it is hard to explain , but i hope it makes sense.

    also on dry days , when there is very little traffic practise on them.
    crossing them side to side and becoming confident with them so when it is wet you can have your technique down pat.
    I used to do it each morning coming home from work to the point were i can now balance the bike on the track and ride on it and even light the rear tyre up on the track where it sits above the road .(NOW DONT GO AND DO THIS AS IT DOES GO WRONG EASILY)
    the point is practise on them and become confident and respect them also .
  9. I remember some dood on a CBR400 doing exactly that Glen, we were headed for the toy run and on Swanston street he tried to light up the rear on the tracks and subsequently threw his bike into the side of an ambulance.

    Silly silly stuff :)
  10. Was he related to Marshy who launches his bike at Taxi's?
  11. Sometimes you have to be careful if you ride in the small strip of ashphalt in the right lane with the tram track. I was riding through a school zone doing 40km/h as per the speed limit when a woman decided I was going too slow and over took me in the same lane just the other side of the left track. Scared the hell out of me especially since when you want to flick over the track you do it quite quickly and definately so you hit the track as perpendicular as possible. If I had of flicked over the track as she passed I would have gone down and possibly under her wheel. I took her to task when we both stopped at the lights and she entirely dismissed the danger of a 5cm gap while overtaking in my lane at 40+ km/h. Grrrrrrrrr!!!!!!!! And she didn't even realise it was a school zone!!! Double Grrrrrrrrr!!!!!!!! but it just proves that she shouldn't have had a license in the first place.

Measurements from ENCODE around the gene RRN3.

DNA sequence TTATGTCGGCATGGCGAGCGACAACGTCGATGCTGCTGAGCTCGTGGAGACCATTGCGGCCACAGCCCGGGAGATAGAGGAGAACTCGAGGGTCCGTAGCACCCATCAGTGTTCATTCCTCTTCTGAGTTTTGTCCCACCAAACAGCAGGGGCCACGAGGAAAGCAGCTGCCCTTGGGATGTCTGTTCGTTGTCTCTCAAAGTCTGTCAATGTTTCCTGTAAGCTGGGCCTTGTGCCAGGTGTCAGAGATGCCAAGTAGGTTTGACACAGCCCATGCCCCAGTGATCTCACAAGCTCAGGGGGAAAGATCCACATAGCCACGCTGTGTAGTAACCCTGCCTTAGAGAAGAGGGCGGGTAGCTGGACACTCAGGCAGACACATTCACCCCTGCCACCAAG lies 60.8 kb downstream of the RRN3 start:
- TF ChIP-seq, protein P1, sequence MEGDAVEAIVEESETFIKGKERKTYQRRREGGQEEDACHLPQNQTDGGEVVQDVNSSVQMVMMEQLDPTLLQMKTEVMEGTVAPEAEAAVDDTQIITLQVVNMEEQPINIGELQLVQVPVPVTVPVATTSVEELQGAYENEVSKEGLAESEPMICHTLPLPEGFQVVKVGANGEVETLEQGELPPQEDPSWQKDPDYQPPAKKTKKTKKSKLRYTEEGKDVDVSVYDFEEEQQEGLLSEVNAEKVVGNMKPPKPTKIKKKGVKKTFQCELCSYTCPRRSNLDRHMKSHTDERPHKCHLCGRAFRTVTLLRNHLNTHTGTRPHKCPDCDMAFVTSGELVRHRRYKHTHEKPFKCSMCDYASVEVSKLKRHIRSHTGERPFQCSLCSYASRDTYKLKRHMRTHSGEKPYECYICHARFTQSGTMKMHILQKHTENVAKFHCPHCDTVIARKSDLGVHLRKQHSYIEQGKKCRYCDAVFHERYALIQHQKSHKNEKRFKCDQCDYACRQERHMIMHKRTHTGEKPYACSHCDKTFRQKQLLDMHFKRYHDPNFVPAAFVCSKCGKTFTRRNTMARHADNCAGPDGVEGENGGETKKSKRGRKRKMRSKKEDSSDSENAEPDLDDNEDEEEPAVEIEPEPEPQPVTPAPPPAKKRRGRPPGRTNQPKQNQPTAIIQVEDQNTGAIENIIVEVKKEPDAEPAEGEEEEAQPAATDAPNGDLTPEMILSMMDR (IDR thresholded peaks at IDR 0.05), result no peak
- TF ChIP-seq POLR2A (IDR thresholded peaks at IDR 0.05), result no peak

But I digress.....

    So I gernally tend to try and "own" my lane by riding in the middle of the tracks so the only way around me is in another lane.

    Also be warey of crossing tram tracks at interections. The concrete base tends to be built up and can give you a decent jolt with the sudden change in gradient if you are heading up or down a incline.

    Water on tram tracks or any kind of metal plate on the road means you HAVE to take extra care and slow down and put less gripping stress on your tires. Take it easy and treat them with the upmost respect and you will be fine. If you are worried then plan your routes so you avoid the tracks as muck as possible.

    Also as per my story above, the tracks are not the only danger on the road so dont fixate on them and forget about the far more dangerous cagers.

    I've also know someone that got caught out with the new middle of the road Tram stops they are building in the burbs. The road lane tends to merge tot he left and the tracks keep heading straight so you can get sqeezed into a corner, so to speak, if you ride in the middle of the tracks.

    Tram tracks are part of the reason we are able to do Hook turns at the more hectic intersections in the city. I'd see hook turns as a positive to motorbikes because you aren't vulnerable while stuck out in the right lane trying to turn right. So there is good and bad to it, but its part of riding in Melbourne and is entirely manageable, as Grobberts says develop some experience on them in the dry and then wet and always respect them but dont' fear them, then can smell fear! :LOL:
  12. thanks heaps guyss!!